In the article “The Identity Dance,” Gunjan Sinha (2004) refutes the idea that genes are solely responsible for identity and proposes that personalities are shaped by a combination of genes and life experience (pp. 1-4). Sinha uses the practical example of identical twins and relies on research studies to support the argument that personality is formed by “nature and nurture” rather than primarily “nature” alone. According to Sinha, several factors have led scientists and the general public to come to the conclusion that DNA or “nature” is responsible for everything from hair color to personality traits.
One factor has to do with historical events and popular cultural. Sinha notes that one reason “nurture” theories became popular in the 1960s and 1970s was due to reaction against the horrific consequences of Nazi Germany’s strict “nature” eugenics theories (p. 2). Then in the 1990s came a shift back to the “nature” theory, as new technology made it possible for scientists to identify more and more traits associated with genes. In terms of society, this extended to an argument that minimized the influence of the environment on identity and personality.
“The Identity Dance” points out that while it can be helpful to identify genes associated with birth defects and certain diseases, DNA can’t be considered the sole determinant when it comes to personality traits and mental disorders or diseases. While it’s possible to identify genes associated with such traits as aggression and depression, research indicates “nurture” is a deciding factor when it comes to the trait’s expression. Sinha cites research done in the 1990s by Stephen Suomi and Dee Higley and in Germany, Klaus-Peter Lesch to demonstrate that the expression of personality and identity traits depends on both nature and nurture.
Lesch was able to identify the gene responsible for transporting serotonin, and determined that different versions of the gene were associated with anxiety disorders in people. Stephen Suomi and Dee Higley were able to demonstrate that simply having the “short” version of the serotonin transporter gene wasn’t a guarantee it would be expressed. In Stephen Suomi and Dee Higley’s research, monkeys with either the long or short version of the serotonin gene were raised either by their mothers in normal family settings, or they were separated as infants and raised in a nursery setting with other monkeys of the same age.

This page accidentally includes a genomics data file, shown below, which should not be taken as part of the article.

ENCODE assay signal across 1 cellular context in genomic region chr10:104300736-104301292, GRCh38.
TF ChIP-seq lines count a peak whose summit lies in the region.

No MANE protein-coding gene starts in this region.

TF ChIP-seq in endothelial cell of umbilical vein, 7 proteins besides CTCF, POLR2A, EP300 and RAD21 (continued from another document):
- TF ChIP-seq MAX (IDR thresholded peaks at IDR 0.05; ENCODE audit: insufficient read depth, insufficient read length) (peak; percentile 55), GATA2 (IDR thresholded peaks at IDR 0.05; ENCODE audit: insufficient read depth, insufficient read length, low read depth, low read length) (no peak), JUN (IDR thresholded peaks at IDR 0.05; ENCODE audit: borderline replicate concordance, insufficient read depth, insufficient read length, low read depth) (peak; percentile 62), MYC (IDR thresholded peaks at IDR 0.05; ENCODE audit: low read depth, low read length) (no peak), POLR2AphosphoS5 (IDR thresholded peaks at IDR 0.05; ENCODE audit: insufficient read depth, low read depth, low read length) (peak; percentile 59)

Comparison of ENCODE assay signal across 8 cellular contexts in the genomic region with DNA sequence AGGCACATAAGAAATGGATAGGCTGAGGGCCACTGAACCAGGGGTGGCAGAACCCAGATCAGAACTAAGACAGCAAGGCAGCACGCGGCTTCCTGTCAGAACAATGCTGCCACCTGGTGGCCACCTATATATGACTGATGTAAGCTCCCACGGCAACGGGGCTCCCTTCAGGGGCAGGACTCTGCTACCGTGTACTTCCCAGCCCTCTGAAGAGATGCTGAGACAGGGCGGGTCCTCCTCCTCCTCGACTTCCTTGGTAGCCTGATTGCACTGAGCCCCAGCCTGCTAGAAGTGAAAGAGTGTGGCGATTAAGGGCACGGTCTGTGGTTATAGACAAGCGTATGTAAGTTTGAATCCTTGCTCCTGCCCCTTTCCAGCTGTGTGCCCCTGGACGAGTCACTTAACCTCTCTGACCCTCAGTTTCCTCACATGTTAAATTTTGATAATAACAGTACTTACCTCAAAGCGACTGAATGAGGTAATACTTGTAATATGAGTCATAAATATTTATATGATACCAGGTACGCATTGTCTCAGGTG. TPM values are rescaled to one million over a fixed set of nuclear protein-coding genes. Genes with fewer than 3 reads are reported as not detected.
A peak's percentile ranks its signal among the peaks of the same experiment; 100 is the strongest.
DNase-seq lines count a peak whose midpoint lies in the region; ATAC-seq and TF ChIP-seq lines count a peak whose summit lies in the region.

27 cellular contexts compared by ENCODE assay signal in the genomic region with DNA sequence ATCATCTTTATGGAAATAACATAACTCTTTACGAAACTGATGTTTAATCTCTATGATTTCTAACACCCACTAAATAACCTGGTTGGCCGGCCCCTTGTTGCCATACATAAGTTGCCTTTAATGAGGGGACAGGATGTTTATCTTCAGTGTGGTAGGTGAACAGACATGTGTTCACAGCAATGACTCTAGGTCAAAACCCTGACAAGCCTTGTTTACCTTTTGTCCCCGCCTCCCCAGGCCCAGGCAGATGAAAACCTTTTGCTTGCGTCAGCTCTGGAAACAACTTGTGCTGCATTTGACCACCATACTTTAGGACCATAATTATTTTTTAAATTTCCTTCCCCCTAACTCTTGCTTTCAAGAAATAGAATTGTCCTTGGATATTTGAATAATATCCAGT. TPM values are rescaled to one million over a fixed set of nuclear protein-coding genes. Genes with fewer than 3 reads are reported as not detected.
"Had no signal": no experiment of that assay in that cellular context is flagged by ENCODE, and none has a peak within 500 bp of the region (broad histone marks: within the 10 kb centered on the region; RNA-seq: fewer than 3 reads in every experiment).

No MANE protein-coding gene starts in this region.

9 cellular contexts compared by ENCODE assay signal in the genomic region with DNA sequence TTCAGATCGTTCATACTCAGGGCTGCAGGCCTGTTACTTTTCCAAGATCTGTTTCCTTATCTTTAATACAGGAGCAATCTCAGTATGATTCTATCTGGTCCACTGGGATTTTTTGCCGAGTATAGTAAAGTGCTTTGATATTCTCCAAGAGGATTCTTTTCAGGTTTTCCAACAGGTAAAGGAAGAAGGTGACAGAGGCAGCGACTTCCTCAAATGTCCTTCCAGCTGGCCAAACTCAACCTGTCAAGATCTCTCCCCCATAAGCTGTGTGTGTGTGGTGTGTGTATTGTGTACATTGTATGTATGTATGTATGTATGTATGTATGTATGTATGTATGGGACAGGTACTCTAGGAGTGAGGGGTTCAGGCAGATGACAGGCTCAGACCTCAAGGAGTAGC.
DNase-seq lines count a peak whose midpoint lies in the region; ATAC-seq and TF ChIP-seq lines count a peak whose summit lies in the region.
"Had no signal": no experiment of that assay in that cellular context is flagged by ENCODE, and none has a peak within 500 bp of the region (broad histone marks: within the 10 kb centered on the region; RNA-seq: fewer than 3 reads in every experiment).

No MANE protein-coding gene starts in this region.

In monkeys with the short version of the gene, those raised by their mothers didn’t express personality problems, while those raised in the nursery setting suffered from anxiety disorders and even alcoholism (p. 3). Clearly, the short gene predisposed the monkeys to certain personality traits, but it was their upbringing that determined whether or not these traits were expressed. The article also describes research on humans conducted by Terrie Moffitt and Avshalom Caspi that demonstrates how life experiences determine the expression of traits associated with the serotonin gene.
After identifying their type of transport gene, Moffitt and Caspi interviewed subjects about traumatic life events they experienced as early adults. Their long term study clearly demonstrated it was a “…combination of hard knocks and short genes that more than doubled the risk of depression” (p. 4). Other research studying genes associated with antisocial behavior and “novelty seeking” has demonstrated that upbringing, life experiences and even the prenatal environment can act as determining factors when it comes to trait expression.
Based on this research and the fact that genetically identical twins can have opposite personalities, Gunjan Sinha concludes a combined “nature and nurture” theory is more accurate than emphasizing nature alone when it comes to identity and personality traits. Sinha sums up the implications of this “new science” as follows: “The knowledge that the traits we inherit are also contingent on what the world does to us promises more insight into why people act and feel differently—even when they look exactly the same” (p. 4).
Practically everyone wonders at some point or another why one child in the family turns out completely opposite from everyone else in terms of personality. In society, we wonder why the wealthy kid with a great upbringing and the best of everything turns to drugs and crime. The research Sinha cites in this article and the theory that a combination of experiences and environment result in the expression of personality traits addresses questions like these. Most importantly, this article points out there is no one single answer to how personality and identity are formed, as the emphasis is on a “combination” of nature and nurture.
People always seem to want simple answers that can lead to straightforward policies and rules. Too often, easy answers and policies based on them are disastrous, as in the case of the Holocaust. As Sinha points out, if it’s all in the genes, there’s little point trying to improve a child’s environment through better housing or improved education. “The Identity Dance” makes it clear that as technology advances, it’s important not to overlook what falls outside the scientific realm.
It may be possible to identify a gene for “genius,” but that doesn’t mean the genius will ever reach his or her full potential in terms of mental capabilities. Science needs to be balanced with a combined approach that looks at influences and factors that may be less obvious or easy to measure. I believe this is the best response our society can take to genetic advancements as well as other advances in scientific technology. References Sinha, G. (2004). “The Identity Dance. ” Psychology Today Magazine, Mar/Apr2004. Retrieved from http://www. psychologytoday. com/articles/index. php